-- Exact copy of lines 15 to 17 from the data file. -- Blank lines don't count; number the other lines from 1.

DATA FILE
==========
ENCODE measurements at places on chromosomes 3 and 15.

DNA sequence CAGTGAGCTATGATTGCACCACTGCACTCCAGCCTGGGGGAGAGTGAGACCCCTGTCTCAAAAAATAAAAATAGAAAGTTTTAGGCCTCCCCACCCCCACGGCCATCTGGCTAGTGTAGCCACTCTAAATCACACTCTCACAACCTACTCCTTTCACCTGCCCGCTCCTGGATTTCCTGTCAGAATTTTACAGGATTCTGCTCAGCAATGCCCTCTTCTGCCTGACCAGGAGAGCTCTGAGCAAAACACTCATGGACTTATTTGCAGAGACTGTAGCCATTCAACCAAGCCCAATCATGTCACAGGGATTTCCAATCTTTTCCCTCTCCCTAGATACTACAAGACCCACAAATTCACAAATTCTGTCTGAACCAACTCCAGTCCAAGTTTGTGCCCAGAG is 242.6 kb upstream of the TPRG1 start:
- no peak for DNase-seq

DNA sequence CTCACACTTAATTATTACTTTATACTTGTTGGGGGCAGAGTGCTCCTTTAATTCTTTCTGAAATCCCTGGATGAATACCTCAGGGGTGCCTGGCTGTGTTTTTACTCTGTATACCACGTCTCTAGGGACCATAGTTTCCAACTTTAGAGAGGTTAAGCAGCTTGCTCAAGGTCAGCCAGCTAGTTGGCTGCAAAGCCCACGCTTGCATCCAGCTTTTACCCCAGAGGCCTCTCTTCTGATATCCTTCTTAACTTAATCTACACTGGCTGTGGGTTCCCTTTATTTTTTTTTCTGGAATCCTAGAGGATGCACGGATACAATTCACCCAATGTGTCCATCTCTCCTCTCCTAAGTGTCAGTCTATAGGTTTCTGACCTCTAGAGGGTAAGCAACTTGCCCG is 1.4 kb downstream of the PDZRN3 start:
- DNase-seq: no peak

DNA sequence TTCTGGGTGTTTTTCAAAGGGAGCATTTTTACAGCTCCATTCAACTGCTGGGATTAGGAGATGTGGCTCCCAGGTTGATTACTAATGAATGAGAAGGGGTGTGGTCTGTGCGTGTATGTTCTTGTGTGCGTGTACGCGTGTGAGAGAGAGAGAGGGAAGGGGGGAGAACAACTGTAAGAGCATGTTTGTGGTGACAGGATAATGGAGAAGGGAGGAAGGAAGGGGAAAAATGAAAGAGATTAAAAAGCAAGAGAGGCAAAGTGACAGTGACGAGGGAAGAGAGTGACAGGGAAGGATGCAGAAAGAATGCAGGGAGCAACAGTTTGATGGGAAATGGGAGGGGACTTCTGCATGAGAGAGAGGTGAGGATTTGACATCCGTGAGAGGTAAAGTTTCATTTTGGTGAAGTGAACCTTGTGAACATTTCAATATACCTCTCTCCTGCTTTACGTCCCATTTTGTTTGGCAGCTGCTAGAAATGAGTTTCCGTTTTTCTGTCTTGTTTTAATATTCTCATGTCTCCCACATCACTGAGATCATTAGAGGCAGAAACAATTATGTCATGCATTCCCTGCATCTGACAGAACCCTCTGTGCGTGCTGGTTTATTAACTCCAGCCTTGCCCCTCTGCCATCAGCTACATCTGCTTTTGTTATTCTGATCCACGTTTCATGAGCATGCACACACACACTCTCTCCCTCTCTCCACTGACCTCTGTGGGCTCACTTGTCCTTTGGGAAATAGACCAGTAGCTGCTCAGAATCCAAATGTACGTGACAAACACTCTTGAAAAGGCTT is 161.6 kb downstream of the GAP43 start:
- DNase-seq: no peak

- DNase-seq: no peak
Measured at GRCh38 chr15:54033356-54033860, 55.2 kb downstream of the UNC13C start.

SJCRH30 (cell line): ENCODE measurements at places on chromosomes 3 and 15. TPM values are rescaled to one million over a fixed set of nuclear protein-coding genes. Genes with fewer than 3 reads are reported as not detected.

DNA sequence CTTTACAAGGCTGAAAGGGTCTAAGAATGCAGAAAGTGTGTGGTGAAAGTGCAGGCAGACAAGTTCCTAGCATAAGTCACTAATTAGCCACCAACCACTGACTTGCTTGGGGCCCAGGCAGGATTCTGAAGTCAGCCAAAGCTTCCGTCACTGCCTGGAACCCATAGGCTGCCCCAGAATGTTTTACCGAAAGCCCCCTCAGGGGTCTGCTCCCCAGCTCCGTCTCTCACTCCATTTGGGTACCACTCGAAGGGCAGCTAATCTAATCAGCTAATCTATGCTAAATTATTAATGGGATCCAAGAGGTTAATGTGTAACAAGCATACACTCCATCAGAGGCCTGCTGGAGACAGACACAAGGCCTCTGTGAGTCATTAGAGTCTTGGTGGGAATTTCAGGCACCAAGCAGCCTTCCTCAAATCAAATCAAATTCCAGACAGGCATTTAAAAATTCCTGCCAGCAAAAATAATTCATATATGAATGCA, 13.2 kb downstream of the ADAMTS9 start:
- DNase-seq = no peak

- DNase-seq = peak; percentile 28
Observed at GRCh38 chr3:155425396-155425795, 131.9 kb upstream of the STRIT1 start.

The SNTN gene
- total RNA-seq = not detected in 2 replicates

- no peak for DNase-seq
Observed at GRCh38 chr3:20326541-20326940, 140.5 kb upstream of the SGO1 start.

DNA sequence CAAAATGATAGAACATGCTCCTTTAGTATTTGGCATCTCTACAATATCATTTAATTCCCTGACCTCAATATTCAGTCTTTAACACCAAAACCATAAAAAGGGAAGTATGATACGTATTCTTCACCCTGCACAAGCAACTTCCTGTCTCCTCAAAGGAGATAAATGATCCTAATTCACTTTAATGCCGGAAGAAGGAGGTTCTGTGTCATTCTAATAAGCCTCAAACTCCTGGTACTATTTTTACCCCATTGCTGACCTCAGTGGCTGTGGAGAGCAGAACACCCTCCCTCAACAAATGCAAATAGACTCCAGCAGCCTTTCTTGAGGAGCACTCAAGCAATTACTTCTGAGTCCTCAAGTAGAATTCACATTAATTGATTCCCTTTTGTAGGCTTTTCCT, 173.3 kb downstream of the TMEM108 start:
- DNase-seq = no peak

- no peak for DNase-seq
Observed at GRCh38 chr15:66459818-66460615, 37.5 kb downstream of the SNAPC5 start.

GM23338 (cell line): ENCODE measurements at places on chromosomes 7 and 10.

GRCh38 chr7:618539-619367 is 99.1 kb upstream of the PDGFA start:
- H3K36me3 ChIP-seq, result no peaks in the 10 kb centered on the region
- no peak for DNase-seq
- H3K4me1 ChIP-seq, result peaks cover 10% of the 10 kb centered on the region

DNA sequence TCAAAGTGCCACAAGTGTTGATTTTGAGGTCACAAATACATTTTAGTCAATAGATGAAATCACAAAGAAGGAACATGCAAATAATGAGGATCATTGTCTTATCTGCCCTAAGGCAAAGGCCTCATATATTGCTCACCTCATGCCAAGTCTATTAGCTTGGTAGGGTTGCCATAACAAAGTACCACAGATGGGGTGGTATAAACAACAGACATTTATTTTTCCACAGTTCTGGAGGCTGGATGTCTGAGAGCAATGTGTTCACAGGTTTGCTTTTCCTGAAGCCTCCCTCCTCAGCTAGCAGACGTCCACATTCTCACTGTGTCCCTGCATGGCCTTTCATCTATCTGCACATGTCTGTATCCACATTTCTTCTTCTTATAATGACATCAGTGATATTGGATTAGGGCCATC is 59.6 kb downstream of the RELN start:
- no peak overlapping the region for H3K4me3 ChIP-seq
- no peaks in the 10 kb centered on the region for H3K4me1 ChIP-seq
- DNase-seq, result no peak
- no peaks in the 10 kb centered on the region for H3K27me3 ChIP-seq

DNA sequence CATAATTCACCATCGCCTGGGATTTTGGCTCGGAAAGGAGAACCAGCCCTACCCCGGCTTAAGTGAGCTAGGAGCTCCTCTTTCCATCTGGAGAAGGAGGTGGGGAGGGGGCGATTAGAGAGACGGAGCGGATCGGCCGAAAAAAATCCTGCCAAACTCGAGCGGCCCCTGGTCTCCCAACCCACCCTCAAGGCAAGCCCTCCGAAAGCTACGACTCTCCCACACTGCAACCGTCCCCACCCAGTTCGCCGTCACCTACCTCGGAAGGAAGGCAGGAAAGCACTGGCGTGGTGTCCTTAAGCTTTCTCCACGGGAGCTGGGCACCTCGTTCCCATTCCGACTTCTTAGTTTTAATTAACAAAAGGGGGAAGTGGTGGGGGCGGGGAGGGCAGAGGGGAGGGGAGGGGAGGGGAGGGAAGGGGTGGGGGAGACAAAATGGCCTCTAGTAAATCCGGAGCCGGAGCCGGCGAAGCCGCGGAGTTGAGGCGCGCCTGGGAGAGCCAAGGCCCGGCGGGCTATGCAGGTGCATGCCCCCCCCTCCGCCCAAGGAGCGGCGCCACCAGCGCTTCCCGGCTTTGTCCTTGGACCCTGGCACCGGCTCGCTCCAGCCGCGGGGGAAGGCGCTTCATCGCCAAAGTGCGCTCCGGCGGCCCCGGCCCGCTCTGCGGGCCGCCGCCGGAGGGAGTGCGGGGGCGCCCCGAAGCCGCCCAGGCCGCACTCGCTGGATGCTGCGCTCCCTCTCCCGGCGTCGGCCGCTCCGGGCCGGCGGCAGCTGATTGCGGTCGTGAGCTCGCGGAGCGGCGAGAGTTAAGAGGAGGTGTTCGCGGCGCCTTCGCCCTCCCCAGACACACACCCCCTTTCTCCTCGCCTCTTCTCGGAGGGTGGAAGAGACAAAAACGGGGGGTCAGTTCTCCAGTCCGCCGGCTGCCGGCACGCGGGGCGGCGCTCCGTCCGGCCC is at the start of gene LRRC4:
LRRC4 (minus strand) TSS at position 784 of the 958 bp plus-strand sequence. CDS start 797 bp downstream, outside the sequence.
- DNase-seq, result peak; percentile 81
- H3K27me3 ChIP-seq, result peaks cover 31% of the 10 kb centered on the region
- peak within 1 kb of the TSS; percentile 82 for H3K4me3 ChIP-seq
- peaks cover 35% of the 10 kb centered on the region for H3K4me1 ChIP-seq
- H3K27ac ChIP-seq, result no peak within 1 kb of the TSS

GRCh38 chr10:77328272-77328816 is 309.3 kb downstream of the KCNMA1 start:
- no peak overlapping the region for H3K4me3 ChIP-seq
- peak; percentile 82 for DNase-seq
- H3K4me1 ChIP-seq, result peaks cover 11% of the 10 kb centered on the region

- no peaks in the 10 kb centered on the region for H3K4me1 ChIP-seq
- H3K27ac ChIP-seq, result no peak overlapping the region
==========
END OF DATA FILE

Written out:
The SNTN gene
- total RNA-seq = not detected in 2 replicates

- no peak for DNase-seq